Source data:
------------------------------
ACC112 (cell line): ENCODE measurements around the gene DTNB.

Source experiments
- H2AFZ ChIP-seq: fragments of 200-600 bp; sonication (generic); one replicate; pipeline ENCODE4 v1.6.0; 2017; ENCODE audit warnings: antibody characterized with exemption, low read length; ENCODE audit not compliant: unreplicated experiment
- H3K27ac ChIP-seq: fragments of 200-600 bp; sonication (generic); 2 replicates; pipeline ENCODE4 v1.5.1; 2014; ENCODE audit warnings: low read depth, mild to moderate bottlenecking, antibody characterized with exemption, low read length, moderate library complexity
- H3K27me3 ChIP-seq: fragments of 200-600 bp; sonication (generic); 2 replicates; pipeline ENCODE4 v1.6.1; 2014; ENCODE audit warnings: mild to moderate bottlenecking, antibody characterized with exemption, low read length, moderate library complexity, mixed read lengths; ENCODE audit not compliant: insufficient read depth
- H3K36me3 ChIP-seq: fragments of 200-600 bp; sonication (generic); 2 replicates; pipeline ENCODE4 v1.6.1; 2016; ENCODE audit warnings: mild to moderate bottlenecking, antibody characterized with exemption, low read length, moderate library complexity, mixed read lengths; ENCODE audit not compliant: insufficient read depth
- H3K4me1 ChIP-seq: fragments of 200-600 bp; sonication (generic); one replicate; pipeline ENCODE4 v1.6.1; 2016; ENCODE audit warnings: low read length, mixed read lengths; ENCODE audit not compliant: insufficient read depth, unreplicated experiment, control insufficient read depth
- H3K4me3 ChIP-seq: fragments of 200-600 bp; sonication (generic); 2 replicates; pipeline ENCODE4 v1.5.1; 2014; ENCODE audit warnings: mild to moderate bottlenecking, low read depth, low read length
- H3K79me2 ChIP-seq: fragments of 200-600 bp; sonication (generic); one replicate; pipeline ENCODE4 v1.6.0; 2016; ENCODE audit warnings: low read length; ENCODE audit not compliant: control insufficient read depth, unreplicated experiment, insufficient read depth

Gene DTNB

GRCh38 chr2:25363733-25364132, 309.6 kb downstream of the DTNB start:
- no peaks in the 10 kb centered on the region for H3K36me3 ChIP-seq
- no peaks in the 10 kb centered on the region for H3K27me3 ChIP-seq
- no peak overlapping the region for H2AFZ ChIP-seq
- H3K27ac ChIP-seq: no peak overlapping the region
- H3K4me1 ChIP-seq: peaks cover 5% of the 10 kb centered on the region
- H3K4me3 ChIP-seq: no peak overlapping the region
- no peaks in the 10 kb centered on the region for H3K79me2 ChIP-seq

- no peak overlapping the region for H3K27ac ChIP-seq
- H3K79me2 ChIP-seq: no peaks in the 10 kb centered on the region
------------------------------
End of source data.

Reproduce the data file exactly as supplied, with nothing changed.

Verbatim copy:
ACC112 (cell line): ENCODE measurements around the gene DTNB.

Source experiments
- H2AFZ ChIP-seq: fragments of 200-600 bp; sonication (generic); one replicate; pipeline ENCODE4 v1.6.0; 2017; ENCODE audit warnings: antibody characterized with exemption, low read length; ENCODE audit not compliant: unreplicated experiment
- H3K27ac ChIP-seq: fragments of 200-600 bp; sonication (generic); 2 replicates; pipeline ENCODE4 v1.5.1; 2014; ENCODE audit warnings: low read depth, mild to moderate bottlenecking, antibody characterized with exemption, low read length, moderate library complexity
- H3K27me3 ChIP-seq: fragments of 200-600 bp; sonication (generic); 2 replicates; pipeline ENCODE4 v1.6.1; 2014; ENCODE audit warnings: mild to moderate bottlenecking, antibody characterized with exemption, low read length, moderate library complexity, mixed read lengths; ENCODE audit not compliant: insufficient read depth
- H3K36me3 ChIP-seq: fragments of 200-600 bp; sonication (generic); 2 replicates; pipeline ENCODE4 v1.6.1; 2016; ENCODE audit warnings: mild to moderate bottlenecking, antibody characterized with exemption, low read length, moderate library complexity, mixed read lengths; ENCODE audit not compliant: insufficient read depth
- H3K4me1 ChIP-seq: fragments of 200-600 bp; sonication (generic); one replicate; pipeline ENCODE4 v1.6.1; 2016; ENCODE audit warnings: low read length, mixed read lengths; ENCODE audit not compliant: insufficient read depth, unreplicated experiment, control insufficient read depth
- H3K4me3 ChIP-seq: fragments of 200-600 bp; sonication (generic); 2 replicates; pipeline ENCODE4 v1.5.1; 2014; ENCODE audit warnings: mild to moderate bottlenecking, low read depth, low read length
- H3K79me2 ChIP-seq: fragments of 200-600 bp; sonication (generic); one replicate; pipeline ENCODE4 v1.6.0; 2016; ENCODE audit warnings: low read length; ENCODE audit not compliant: control insufficient read depth, unreplicated experiment, insufficient read depth

Gene DTNB

GRCh38 chr2:25363733-25364132, 309.6 kb downstream of the DTNB start:
- no peaks in the 10 kb centered on the region for H3K36me3 ChIP-seq
- no peaks in the 10 kb centered on the region for H3K27me3 ChIP-seq
- no peak overlapping the region for H2AFZ ChIP-seq
- H3K27ac ChIP-seq: no peak overlapping the region
- H3K4me1 ChIP-seq: peaks cover 5% of the 10 kb centered on the region
- H3K4me3 ChIP-seq: no peak overlapping the region
- no peaks in the 10 kb centered on the region for H3K79me2 ChIP-seq

- no peak overlapping the region for H3K27ac ChIP-seq
- H3K79me2 ChIP-seq: no peaks in the 10 kb centered on the region